Gun Control Legislation Raises Controversy

      This summer, from June 8 to September 3, America witnessed nine mass shootings. As stated by ABC News, “​The total number of deadly mass shootings in the United States in 2019 comes out to an average of one every 13 days.​”

      Two recent mass shootings in El Paso, Texas, and Dayton, Ohio, took place within 24 hours of each other on August 3 and 4, renewing Congress’ interest in ‘Red Flag’ gun control laws. According to The New York Times, the ‘Red Flag’ laws “​are state laws that authorize courts to issue a special type of protection order, allowing the police to temporarily confiscate firearms from people who are deemed by a judge to be a danger to themselves or to others.” 

     Although these laws would take away guns from people by the police, some politicians worry that these laws would only be a band-aid for the problem of gun violence, and they have advocated for stricter gun control. President Trump has plans to hold a briefing meeting later in the week of September 16 concerning new legislation for gun control, “but the substance of it is a mystery,” as reported by CBS News.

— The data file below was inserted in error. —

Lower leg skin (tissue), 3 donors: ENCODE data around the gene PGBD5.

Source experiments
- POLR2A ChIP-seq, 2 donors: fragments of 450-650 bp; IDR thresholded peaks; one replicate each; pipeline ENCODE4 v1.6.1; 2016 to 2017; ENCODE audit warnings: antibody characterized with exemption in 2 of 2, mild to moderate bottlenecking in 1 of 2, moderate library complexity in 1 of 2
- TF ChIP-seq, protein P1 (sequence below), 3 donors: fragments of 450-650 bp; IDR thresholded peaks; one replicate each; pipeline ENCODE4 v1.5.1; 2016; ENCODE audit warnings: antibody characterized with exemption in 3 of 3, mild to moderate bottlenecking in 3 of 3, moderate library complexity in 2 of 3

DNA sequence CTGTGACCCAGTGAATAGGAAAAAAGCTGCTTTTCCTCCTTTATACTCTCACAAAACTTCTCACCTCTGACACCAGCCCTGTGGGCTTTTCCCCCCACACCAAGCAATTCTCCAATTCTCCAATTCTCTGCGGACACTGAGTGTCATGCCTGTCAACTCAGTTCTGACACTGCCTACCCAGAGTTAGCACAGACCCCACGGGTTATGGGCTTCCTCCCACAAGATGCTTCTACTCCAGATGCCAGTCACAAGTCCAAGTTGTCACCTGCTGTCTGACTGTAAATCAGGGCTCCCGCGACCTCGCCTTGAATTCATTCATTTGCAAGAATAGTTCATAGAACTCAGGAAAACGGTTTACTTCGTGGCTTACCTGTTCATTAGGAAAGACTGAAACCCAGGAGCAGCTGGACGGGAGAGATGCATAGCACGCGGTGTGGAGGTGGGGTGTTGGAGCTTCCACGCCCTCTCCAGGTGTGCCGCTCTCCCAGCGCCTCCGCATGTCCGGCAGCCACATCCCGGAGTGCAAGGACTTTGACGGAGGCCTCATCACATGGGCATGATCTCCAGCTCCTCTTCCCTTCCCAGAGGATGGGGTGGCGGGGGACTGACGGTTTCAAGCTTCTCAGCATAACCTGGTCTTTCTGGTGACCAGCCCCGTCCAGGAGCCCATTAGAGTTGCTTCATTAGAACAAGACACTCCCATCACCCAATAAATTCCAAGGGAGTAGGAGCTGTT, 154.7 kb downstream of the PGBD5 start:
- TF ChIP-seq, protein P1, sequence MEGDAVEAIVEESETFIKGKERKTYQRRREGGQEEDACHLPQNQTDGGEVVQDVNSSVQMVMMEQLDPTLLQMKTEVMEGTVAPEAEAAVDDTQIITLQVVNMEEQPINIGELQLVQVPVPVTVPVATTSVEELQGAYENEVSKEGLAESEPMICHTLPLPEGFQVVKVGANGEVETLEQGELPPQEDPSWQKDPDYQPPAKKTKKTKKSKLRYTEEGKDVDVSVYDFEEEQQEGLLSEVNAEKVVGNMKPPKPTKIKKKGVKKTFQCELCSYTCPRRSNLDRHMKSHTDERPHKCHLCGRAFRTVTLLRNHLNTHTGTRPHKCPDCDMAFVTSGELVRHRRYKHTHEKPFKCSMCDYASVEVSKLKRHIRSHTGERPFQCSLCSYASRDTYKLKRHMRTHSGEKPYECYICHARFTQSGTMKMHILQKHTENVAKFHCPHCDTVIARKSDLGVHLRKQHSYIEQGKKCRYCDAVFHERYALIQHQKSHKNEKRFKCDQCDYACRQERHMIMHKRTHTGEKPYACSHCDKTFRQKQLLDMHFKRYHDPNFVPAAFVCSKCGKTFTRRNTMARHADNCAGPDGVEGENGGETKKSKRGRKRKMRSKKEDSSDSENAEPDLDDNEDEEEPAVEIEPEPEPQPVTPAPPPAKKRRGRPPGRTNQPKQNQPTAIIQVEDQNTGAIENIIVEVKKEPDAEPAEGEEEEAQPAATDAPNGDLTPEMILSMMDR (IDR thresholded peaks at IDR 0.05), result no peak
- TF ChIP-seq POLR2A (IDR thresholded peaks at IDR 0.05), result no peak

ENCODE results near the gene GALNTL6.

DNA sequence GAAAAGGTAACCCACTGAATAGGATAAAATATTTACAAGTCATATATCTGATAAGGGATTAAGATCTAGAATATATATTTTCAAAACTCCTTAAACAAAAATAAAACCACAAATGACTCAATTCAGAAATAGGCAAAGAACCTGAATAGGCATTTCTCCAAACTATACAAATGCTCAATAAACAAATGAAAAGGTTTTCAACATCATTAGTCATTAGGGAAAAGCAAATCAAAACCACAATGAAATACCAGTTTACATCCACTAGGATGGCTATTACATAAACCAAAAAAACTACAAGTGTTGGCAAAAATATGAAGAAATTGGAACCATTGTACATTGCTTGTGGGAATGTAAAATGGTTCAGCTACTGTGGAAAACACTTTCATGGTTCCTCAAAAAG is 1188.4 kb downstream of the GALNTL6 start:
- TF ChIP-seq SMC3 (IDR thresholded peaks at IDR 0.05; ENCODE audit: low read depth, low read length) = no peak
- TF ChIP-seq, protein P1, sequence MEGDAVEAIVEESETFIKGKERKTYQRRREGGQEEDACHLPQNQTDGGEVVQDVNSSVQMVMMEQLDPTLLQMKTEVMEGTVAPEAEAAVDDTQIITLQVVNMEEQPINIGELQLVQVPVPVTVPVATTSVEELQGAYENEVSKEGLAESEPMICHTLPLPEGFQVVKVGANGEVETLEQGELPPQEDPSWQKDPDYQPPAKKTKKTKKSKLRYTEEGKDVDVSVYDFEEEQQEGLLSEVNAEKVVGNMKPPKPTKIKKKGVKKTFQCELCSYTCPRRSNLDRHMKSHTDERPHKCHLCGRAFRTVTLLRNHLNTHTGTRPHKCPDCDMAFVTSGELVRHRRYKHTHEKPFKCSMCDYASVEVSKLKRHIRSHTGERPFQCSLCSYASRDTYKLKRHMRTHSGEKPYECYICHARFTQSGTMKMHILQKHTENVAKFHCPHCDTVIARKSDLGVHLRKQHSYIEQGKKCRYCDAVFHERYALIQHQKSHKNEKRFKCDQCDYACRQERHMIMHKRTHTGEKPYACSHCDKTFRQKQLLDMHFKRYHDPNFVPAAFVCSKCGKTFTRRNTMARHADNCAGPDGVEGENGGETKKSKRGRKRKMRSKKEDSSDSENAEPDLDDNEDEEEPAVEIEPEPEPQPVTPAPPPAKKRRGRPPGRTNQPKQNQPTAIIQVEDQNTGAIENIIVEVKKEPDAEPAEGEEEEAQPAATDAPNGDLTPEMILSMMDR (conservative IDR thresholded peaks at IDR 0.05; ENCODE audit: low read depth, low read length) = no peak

Several 2020 Democratic Presidential candidates have plans for increasing gun control if they are elected. As candidate Beto O’Rourke responded when asked about his gun confiscation policies at the third Democratic Debate in Houston, “​yes, we’re going to take your AR-15, your AK-47. We’re not going to allow it to be used against our fellow Americans anymore.” O’Rourke wants to keep America safe and finally put strict gun policies into action.

      On Monday, August 5, President Donald Trump addressed the nation regarding the mass shootings in El Paso and Dayton. He went on to say that he is “directing the Department of Justice to work in partnership with local, state, and federal agencies, as well as social media companies, to develop tools that can detect mass shooters before they strike.” Still, gun control legislation remains a topic of debate and uncertainty as Americans approach the 2020 election season and hope to see an end to recent violence.